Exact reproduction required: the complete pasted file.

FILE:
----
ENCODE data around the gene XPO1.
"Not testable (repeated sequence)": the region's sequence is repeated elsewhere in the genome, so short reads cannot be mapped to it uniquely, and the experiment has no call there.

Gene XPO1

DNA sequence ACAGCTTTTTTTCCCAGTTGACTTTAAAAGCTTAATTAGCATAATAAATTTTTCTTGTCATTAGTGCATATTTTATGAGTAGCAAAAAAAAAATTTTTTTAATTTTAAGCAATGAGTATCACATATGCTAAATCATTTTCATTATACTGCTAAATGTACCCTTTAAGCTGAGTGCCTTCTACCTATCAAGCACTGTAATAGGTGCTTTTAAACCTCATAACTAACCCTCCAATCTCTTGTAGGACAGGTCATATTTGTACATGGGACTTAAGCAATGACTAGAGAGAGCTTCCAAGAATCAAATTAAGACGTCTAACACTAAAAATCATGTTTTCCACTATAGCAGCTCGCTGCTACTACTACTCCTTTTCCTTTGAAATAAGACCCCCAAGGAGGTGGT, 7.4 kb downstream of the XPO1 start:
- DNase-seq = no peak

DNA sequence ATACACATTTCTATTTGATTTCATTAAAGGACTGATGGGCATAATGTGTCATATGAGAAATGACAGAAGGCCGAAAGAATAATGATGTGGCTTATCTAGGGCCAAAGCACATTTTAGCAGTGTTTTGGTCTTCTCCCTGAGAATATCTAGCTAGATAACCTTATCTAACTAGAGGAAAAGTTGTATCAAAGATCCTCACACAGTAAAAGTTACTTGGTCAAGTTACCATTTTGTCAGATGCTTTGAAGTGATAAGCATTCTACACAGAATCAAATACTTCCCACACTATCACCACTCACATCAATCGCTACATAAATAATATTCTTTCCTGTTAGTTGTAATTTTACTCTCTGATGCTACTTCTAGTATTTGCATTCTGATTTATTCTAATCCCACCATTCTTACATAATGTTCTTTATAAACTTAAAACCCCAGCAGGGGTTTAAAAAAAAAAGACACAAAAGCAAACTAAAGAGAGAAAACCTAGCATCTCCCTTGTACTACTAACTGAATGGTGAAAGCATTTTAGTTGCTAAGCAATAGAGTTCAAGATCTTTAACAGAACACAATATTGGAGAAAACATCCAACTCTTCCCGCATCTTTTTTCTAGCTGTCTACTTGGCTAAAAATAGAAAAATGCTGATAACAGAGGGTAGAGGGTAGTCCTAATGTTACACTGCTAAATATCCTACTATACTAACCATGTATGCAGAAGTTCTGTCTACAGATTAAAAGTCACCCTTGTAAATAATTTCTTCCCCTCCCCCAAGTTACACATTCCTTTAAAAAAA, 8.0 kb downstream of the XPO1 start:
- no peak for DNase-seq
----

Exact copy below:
ENCODE data around the gene XPO1.
"Not testable (repeated sequence)": the region's sequence is repeated elsewhere in the genome, so short reads cannot be mapped to it uniquely, and the experiment has no call there.

Gene XPO1

DNA sequence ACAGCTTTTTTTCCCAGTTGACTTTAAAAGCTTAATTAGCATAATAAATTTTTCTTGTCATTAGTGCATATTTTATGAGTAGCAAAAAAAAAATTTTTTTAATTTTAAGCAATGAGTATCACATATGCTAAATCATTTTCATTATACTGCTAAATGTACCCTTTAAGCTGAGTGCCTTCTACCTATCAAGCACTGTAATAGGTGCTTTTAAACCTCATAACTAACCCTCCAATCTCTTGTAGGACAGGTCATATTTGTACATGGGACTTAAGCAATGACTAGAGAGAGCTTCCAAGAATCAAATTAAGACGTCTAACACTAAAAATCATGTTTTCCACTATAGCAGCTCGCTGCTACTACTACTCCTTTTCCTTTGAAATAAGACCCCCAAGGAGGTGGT, 7.4 kb downstream of the XPO1 start:
- DNase-seq = no peak

DNA sequence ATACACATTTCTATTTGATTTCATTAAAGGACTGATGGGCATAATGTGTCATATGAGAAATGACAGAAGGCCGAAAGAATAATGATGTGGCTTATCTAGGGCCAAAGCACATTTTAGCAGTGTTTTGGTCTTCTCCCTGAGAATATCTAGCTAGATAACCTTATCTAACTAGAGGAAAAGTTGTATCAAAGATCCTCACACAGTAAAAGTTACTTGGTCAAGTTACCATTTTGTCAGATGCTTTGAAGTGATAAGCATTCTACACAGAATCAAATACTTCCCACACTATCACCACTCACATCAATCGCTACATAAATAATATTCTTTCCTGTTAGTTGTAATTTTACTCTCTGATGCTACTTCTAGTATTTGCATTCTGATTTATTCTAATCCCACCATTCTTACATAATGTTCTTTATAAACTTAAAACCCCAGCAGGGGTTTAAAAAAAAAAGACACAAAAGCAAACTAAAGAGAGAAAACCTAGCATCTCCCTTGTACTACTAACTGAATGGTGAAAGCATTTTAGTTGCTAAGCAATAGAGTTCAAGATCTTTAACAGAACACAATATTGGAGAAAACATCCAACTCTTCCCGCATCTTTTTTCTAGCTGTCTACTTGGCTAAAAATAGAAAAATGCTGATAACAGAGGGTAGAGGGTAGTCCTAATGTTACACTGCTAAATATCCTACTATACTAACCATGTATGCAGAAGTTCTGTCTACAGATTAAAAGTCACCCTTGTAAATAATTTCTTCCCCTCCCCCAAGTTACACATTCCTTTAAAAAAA, 8.0 kb downstream of the XPO1 start:
- no peak for DNase-seq